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Non-motor symptom burden in patients with Parkinson’s disease with impulse control disorders and compulsive behaviours: results from the COPPADIS cohort

AuthorsJesús Maestre, Silvia; Labrador, Miguel Ángel; Adarmes Gómez, A. D.; Méndel-Del Barrio, C.; Martínez-Castrillo, J. C.; Alonso Cánovas, Araceli; Sánchez Alonso, P.; Novo Ponte, S.; Alonso Losada, G.; López-Ariztegui, Nuria; Segundo Rodríguez, J. C.; Morales Casado, M. I.; Gastón, I.; Lacruz, F.; Clavero, P.; Kulisevsky, Jaime; Pagonabarraga-Mora, Javier; Pascual-Sedano, B.; Martínez Martín, Pablo; Santos-García, Diego; Mir, Pablo CSIC ORCID
Issue Date9-Oct-2020
PublisherSpringer Nature
CitationScientific Reports 10: 16893 (2020)
AbstractThe study was aimed at analysing the frequency of impulse control disorders (ICDs) and compulsive behaviours (CBs) in patients with Parkinson’s disease (PD) and in control subjects (CS) as well as the relationship between ICDs/CBs and motor, nonmotor features and dopaminergic treatment in PD patients. Data came from COPPADIS-2015, an observational, descriptive, nationwide (Spain) study. We used the validated Questionnaire for Impulsive-Compulsive Disorders in Parkinson's Disease-Rating Scale (QUIP-RS) for ICD/CB screening. The association between demographic data and ICDs/CBs was analyzed in both groups. In PD, this relationship was evaluated using clinical features and treatment-related data. As result, 613 PD patients (mean age 62.47 ± 9.09 years, 59.87% men) and 179 CS (mean age 60.84 ± 8.33 years, 47.48% men) were included. ICDs and CBs were more frequent in PD (ICDs 12.7% vs. 1.6%, p < 0.001; CBs 7.18% vs. 1.67%, p = 0.01). PD patients had more frequent previous ICDs history, premorbid impulsive personality and antidepressant treatment (p < 0.05) compared with CS. In PD, patients with ICDs/CBs presented younger age at disease onset, more frequent history of previous ICDs and premorbid personality (p < 0.05), as well as higher comorbidity with nonmotor symptoms, including depression and poor quality of life. Treatment with dopamine agonists increased the risk of ICDs/CBs, being dose dependent (p < 0.05). As conclusions, ICDs and CBs were more frequent in patients with PD than in CS. More nonmotor symptoms were present in patients with PD who had ICDs/CBs compared with those without. Dopamine agonists have a prominent effect on ICDs/CBs, which could be influenced by dose.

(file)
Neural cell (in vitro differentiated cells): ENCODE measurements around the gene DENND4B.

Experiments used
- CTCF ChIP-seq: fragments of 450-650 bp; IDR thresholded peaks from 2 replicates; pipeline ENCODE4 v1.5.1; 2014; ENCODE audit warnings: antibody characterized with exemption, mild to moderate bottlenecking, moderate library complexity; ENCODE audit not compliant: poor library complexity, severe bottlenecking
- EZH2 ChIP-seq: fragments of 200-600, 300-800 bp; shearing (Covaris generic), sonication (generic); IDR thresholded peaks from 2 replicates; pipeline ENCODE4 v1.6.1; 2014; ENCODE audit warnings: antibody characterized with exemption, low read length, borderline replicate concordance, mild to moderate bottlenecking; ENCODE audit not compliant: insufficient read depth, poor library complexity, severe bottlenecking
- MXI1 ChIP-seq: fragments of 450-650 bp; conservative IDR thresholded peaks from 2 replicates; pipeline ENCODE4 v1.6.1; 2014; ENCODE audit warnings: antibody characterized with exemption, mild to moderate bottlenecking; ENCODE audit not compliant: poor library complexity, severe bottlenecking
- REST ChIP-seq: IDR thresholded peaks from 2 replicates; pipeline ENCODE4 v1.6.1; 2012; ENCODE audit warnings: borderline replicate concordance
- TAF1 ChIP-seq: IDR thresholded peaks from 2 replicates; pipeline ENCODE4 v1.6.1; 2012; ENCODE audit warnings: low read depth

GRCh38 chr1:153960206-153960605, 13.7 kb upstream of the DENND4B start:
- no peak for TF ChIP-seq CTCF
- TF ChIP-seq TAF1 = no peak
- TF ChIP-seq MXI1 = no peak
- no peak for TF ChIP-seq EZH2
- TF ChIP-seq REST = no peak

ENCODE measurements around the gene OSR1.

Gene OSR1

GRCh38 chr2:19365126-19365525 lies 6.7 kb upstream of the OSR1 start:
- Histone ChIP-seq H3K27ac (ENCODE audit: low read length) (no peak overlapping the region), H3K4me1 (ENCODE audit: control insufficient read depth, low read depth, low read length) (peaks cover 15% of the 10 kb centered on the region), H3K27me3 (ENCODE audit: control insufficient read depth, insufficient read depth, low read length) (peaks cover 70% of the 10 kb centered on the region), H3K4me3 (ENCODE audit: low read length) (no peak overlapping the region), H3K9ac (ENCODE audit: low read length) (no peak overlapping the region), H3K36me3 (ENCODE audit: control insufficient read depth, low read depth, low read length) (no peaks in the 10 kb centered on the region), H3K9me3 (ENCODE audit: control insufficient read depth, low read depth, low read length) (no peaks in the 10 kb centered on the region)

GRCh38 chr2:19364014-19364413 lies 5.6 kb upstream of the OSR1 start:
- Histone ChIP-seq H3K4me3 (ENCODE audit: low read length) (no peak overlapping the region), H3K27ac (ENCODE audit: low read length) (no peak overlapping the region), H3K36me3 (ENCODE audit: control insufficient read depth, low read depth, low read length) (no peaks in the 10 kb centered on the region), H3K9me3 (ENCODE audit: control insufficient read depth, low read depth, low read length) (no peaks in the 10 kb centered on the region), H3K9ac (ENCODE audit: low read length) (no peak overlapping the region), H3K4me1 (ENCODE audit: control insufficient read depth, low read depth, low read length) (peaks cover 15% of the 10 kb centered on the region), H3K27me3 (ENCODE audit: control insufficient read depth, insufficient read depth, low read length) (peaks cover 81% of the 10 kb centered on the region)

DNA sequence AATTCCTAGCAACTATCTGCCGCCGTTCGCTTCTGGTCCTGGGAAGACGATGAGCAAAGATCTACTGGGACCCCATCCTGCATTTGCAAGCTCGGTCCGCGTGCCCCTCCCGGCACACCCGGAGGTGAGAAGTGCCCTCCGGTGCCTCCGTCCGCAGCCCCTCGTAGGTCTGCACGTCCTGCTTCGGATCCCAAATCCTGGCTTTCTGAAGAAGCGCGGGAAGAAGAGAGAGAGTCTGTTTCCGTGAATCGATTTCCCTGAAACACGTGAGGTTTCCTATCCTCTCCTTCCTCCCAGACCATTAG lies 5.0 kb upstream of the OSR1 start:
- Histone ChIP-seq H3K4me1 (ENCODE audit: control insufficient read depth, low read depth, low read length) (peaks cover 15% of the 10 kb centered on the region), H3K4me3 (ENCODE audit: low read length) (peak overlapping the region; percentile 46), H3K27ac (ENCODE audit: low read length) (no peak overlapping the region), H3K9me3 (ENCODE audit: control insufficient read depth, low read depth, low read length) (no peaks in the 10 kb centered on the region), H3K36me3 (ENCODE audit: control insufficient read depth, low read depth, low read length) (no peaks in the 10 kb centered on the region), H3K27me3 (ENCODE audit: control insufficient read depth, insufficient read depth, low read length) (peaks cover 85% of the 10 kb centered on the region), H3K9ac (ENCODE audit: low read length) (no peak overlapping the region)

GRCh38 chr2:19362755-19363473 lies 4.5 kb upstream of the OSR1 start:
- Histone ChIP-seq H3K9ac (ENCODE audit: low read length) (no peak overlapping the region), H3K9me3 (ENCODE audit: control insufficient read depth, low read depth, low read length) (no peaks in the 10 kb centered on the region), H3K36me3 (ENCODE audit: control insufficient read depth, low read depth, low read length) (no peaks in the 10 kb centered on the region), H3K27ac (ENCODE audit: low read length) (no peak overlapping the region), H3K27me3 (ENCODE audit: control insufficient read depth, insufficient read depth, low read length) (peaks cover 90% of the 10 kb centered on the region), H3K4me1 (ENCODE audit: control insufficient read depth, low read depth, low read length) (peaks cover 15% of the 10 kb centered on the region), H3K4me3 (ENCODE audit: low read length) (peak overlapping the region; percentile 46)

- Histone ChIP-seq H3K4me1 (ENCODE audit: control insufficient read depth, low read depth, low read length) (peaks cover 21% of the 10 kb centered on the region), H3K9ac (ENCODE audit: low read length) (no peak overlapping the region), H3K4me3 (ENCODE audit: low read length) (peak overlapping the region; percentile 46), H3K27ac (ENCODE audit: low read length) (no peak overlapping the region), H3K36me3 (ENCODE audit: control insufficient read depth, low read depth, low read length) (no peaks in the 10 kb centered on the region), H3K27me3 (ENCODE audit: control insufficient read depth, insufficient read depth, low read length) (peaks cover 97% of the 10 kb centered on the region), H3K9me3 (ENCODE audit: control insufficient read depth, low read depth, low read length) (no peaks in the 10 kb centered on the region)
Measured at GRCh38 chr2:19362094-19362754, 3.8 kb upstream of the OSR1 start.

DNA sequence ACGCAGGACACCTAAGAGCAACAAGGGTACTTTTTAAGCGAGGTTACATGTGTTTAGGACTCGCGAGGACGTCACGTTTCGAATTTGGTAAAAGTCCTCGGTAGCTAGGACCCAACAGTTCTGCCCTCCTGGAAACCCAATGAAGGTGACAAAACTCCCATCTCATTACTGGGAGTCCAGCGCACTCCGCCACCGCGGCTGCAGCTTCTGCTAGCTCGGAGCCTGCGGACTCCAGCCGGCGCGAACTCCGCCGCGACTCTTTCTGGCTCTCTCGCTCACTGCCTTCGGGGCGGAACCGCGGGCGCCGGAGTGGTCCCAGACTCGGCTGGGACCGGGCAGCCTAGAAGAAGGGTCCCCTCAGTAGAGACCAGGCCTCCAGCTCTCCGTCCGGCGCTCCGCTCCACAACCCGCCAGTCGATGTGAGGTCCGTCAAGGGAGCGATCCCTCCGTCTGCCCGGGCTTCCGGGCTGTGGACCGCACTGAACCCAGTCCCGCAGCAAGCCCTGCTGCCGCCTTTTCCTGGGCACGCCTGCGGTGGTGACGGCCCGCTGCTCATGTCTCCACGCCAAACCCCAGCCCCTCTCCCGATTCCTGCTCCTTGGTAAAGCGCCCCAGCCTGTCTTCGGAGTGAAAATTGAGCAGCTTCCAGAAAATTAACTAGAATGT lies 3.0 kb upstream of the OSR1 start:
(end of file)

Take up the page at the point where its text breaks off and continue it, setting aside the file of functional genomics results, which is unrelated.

DescriptionCOPPADIS Study Group.
Publisher version (URL)
Identifiersdoi: 10.1038/s41598-020-73756-z
e-issn: 2045-2322
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